Christianity is a religion whose adherents subscribe to an essential core of doctrine which no Unitarian Universalist of my acquaintance would accept…. Early Unitarians and Universalists called themselves liberal Christians, though at no time were they ever accepted as any kind of Christians by the great majority of orthodox followers of Christ. In recent years growing numbers of us have felt that, whatever our liberal religious movement might be called, the name of Christianity in no way seemed to fit it. Some of us have tried to explain our variety of religion by defining it in broad Christian terms. This attempt has proved unconvincing to other Unitarian Universalists, unacceptable to orthodox Christians and confusing to anyone attempting to describe or to understand… our movement.[12]

One writer, emphasizing this “broad Christian” definition of UU, states, “If Unitar­ian Universalism is the wave of the future, the demise of Christianity is our greatest threat.”[13] But the truth remains evident, for, as Brainard F. Gibbons, the president of the Universalist Church of America in 1951, argued, “Indeed, Universalism has disavowed many essential Christian doctrines. What remains that is uniquely Chris­tian?”[14] Many UU writers almost seem to glory in the destruction of biblical faith. “The old temples of faith are being burned down in the fire of testing. From the ashes a new Phoenix shall rise. Unitarian Universalists are eager to share in the birth.”[15]

For many UUs the false prophecy of Theodore Parker, a prominent name in UU history, has actually come true, at least personally. For Parker, Christianity was merely “ephemeral—a transitory fly. It will pass off and be forgotten.”[16]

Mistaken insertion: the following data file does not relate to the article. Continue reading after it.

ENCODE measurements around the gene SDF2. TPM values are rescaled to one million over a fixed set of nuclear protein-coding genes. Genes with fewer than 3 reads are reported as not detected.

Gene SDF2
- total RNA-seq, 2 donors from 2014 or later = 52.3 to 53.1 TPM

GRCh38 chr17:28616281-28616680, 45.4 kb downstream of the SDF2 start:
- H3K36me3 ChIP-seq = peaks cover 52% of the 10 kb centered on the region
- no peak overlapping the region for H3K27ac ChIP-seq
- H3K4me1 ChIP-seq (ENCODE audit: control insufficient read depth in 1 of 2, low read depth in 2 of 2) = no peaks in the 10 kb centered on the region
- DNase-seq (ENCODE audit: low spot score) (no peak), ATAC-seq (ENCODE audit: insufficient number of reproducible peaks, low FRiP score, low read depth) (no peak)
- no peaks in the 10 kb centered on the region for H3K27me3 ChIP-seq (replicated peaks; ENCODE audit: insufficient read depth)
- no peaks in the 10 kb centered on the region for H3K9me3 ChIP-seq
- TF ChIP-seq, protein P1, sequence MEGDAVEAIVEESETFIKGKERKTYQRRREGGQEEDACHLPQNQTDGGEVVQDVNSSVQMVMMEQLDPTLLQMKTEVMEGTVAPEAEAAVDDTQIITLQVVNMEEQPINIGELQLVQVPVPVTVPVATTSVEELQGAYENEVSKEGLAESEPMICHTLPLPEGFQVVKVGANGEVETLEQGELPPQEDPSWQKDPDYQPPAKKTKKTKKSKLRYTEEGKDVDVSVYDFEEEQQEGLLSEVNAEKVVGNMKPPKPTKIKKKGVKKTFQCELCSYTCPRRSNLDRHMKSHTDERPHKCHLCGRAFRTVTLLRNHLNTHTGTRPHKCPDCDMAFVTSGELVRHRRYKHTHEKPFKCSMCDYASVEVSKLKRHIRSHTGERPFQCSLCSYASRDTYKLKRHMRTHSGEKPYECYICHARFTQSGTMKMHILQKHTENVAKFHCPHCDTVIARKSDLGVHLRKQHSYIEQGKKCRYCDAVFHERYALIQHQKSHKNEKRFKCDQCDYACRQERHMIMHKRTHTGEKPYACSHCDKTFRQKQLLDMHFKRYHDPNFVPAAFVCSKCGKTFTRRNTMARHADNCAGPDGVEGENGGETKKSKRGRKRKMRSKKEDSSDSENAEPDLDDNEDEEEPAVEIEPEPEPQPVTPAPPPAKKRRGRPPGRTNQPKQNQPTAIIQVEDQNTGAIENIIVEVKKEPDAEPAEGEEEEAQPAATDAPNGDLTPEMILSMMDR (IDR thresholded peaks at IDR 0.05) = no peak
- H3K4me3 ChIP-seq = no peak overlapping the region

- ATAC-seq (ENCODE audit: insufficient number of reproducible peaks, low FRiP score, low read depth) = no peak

The Bible

The UU view of the Bible is that it is an entirely human product, a result of the thinking of fallible and sometimes ignorant men. UU may thus seek to “correct the corruptions that have obscured the moral emphasis presented by Jesus.”[17] While most UUs give the Bible at least a small amount of credit for containing some great teachings, many have also expressed animosity toward it. One such person was radical Universalist Abner Kneeland, a good friend of the prominent early Universal­ist Hosea Ballou. Reminiscent of the late “People’s Temple” cult leader, Jim Jones, he would on occasion quote some “objectionable” passage such as sanitary advice about women’s menstruation, “and then hurl the book across the auditorium as unfit for reading. ”[18]

To a significant degree, it has been the discredited results of liberal higher criti­cism that has provided the rationale for the modern UU rejection of the divine inspi­ration of the Bible. Disregarding the data refuting such critical conclusions, UU believers continue to endorse these findings as the “reliable conclusions of modern scholarship.” For example, we have already noted their hearty acceptance of the false conclusions of the Jesus Seminar, and they support the “documentary hypoth­esis” of the Pentateuch, even though it has been discredited for over fifty years.[19]

The pamphlet, “Unitarian Universalist Views of the Bible” (n.d., Gilbert A. Phillips, editor), comprises a number of UU ministers’ views, which provides an overall picture of their attitude toward Scripture. At best the Bible is held to be a guide to truth, but not final truth. Other descriptions are not so flattering, for it is “ignorant,” “fetters reason,” “hinders progress,” has cruel morals and presents primitive views of God. Further, it “ought to be buried,” is “very human and therefore very imperfect” and is without “much originality, still less ethical superiority.” And, incredibly, we are told that in all the Bible, “no one single unified message or purpose or ethical level is to be found here.”

Such an approach does not reflect much concern for reason or careful learning, still less for the true content of Scripture. Yet one of these authors declared, “We must take the Bible for what its authors intended”! As we will show, what the authors intended was neither UU “theology” nor distinct UU ideals and philosophy.


As far as belief in God is concerned, UU adherents believe anything or nothing: one is free to be atheist, pantheist, polytheist, agnostic, deist, theist or even Satanist. UUs are free to make God into their own image, or any other image. “God” is ultimately whatever a man might wish God to be. “Unitarian Universalists are free to believe about God whatever seems to them to be truest and most meaning­ful….”[20]